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Nuclear Sorehead
How Howard Morland Learned to Start Worrying and Hate the Bomb

By Vernon Loeb
Washington Post Staff Writer
Thursday, February 10, 2000; Page C01

Howard Morland stands amid a clot of peaceniks outside the Israeli Embassy, placard in hand. He's been out here once a month for three years, protesting on behalf of an Israeli nuclear technician named Mordechai Vanunu.

Israel considers Vanunu a traitor for telling the Sunday Times of London in 1986 about its atomic weapons program and sentenced him to 18 years in jail. Morland considers him a hero, a prisoner of conscience.

Joined by a couple of retirees from his church, Dumbarton United Methodist in Georgetown, some activists from the Episcopal Peace Fellowship and a group from the Dorothy Day Catholic Worker House, he is holding a posterboard copy of the Sunday Times front page from the day Vanunu went public.

Like clockwork, the group will gather again at noon today.

Most Americans have never heard of Vanunu, let alone rallied to his cause. None, certainly, have come to watch this quixotic exercise in persistence. Even the Israeli security agent across the street looks bored.

But Morland, 57, a tall and rangy Tennessee native who once flew jets for the Air Force, is not deterred. He's been fighting against nuclear weapons for the better part of three decades, and he's not about to quit now.

Does the name ring a bell? In 1979, Morland's 15 minutes of fame stretched into six months after he set out to publish the "secret" of the hydrogen bomb in an obscure left-wing magazine called the Progressive.

Although Morland's piece was drawn mainly from encyclopedias and contained no classified information, the Carter administration went to court and blocked publication from March to October of that year.

The government argued that Morland's description of how radiation from one part of an H-bomb triggers thermonuclear fusion in another--essentially an educated guess on his part--would "irreparably impair the national security." United States v. The Progressive, as its known in the law books, remains the country's longest case of prior restraint on national security grounds. It came to an end only after a small Wisconsin newspaper also divined the "secret" of thermonuclear fusion and published its own version of the H-bomb's design, prompting government lawyers to drop the case.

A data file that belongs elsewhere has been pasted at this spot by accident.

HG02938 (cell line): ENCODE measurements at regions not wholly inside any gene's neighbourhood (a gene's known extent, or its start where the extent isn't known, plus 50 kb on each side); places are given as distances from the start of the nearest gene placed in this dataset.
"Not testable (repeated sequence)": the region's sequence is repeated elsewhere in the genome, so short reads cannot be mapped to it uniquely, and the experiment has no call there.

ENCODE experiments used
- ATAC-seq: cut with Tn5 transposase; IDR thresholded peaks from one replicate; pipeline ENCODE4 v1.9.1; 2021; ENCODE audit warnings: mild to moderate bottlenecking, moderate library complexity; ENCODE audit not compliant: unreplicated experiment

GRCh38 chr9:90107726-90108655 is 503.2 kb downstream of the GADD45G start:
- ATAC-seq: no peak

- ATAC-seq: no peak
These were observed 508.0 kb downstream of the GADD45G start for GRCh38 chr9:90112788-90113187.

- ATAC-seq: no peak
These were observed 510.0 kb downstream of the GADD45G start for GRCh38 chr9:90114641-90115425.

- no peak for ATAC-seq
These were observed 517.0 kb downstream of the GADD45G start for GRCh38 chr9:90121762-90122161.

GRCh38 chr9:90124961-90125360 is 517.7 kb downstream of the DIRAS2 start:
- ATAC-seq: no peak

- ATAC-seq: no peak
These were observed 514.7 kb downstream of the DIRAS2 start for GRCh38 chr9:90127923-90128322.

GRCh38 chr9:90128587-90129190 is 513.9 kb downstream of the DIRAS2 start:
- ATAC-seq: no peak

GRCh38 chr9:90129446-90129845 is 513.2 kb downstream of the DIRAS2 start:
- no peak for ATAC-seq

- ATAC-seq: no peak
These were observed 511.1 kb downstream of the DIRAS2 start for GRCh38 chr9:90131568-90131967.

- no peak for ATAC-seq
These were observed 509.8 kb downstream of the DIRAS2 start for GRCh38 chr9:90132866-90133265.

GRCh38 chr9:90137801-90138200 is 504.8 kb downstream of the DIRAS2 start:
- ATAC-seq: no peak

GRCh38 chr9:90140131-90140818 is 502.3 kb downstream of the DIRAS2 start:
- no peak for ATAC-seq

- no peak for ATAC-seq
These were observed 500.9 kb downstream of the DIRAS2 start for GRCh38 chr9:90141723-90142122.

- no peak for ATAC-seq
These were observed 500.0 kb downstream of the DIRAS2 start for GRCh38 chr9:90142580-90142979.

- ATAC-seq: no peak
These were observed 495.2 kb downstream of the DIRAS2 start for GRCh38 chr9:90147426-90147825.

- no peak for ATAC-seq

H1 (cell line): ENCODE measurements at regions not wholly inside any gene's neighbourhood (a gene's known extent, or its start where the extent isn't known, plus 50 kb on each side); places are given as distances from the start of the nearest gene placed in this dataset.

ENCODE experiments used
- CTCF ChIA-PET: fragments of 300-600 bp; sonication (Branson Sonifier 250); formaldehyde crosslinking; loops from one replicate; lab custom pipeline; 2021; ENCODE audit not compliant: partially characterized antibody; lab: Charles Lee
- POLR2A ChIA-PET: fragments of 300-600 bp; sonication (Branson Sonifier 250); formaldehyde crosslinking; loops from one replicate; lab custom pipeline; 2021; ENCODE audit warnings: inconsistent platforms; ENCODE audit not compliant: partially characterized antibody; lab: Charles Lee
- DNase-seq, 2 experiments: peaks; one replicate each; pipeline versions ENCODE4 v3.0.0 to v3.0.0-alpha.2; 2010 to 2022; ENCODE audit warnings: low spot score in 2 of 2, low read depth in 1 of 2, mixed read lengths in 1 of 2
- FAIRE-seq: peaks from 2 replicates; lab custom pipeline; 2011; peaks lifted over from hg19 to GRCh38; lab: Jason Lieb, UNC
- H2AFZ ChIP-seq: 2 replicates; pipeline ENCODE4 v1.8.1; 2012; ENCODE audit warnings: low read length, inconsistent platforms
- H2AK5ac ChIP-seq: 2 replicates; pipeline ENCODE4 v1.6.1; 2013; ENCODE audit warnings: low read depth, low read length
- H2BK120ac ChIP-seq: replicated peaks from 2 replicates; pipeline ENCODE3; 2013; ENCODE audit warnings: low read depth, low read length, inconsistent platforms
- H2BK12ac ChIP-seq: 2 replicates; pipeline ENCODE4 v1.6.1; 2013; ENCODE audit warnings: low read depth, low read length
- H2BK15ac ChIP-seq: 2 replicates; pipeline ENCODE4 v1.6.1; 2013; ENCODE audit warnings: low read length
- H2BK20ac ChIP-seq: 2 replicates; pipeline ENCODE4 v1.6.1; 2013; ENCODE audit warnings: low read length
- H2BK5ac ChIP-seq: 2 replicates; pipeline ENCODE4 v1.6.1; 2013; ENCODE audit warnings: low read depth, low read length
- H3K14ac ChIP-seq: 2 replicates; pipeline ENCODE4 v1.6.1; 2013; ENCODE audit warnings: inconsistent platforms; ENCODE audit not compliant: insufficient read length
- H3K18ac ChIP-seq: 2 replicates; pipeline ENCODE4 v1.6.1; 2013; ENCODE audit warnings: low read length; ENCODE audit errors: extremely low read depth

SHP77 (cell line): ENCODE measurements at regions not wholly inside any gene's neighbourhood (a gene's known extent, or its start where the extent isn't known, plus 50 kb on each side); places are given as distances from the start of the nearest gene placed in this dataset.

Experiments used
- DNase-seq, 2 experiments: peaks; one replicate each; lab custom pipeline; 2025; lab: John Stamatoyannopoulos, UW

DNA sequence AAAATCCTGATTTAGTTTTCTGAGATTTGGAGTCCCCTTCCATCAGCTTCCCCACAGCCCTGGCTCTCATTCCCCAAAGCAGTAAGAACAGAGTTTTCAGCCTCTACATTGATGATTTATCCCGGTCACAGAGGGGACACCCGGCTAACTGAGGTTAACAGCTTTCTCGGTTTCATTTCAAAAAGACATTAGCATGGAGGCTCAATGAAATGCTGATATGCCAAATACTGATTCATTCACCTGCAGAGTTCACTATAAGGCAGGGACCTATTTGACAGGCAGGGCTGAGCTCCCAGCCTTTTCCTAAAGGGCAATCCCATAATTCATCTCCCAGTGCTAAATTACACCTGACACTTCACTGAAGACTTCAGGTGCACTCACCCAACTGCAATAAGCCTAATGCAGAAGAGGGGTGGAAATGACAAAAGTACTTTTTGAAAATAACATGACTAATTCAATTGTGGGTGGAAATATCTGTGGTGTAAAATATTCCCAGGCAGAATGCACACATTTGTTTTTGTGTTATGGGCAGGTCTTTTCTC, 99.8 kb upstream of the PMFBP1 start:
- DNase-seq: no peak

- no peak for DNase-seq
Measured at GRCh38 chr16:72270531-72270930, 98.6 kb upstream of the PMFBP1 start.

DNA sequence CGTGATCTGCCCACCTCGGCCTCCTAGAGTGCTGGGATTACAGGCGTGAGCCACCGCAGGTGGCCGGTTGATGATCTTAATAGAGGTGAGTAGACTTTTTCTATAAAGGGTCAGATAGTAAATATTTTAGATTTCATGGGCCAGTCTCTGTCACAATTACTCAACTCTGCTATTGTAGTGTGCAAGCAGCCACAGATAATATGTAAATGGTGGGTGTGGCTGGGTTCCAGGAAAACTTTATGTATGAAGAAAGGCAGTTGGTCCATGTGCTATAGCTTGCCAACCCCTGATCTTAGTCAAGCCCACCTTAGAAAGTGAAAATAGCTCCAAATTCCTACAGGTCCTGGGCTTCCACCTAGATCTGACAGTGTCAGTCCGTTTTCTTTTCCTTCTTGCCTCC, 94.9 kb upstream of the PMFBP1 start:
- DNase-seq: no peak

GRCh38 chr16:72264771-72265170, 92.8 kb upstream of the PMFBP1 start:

Morland still calls it his "big adventure."

But these days, even as he stands outside the Israeli Embassy, Morland has become engrossed by another nuclear-secrets case involving a suspected traitor: Wen Ho Lee, the American scientist who was under investigation in connection with the government's inquiry into the possible theft by China of data relating to the W-88, a small thermonuclear warhead that is this country's most sophisticated atomic weapon.

"I thought I had revealed all the interesting H-bomb secrets some twenty years ago in The Progressive magazine," he writes in a recent essay on the Web, ruminating about the Lee case and his life in the disarmament trade. "One of my purposes then, as now, was to argue that nuclear bomb secrets are a hoax and that public understanding of nuclear arsenals is a necessary step in the quest for nuclear disarmament. This idea was, and remains, a hard sell."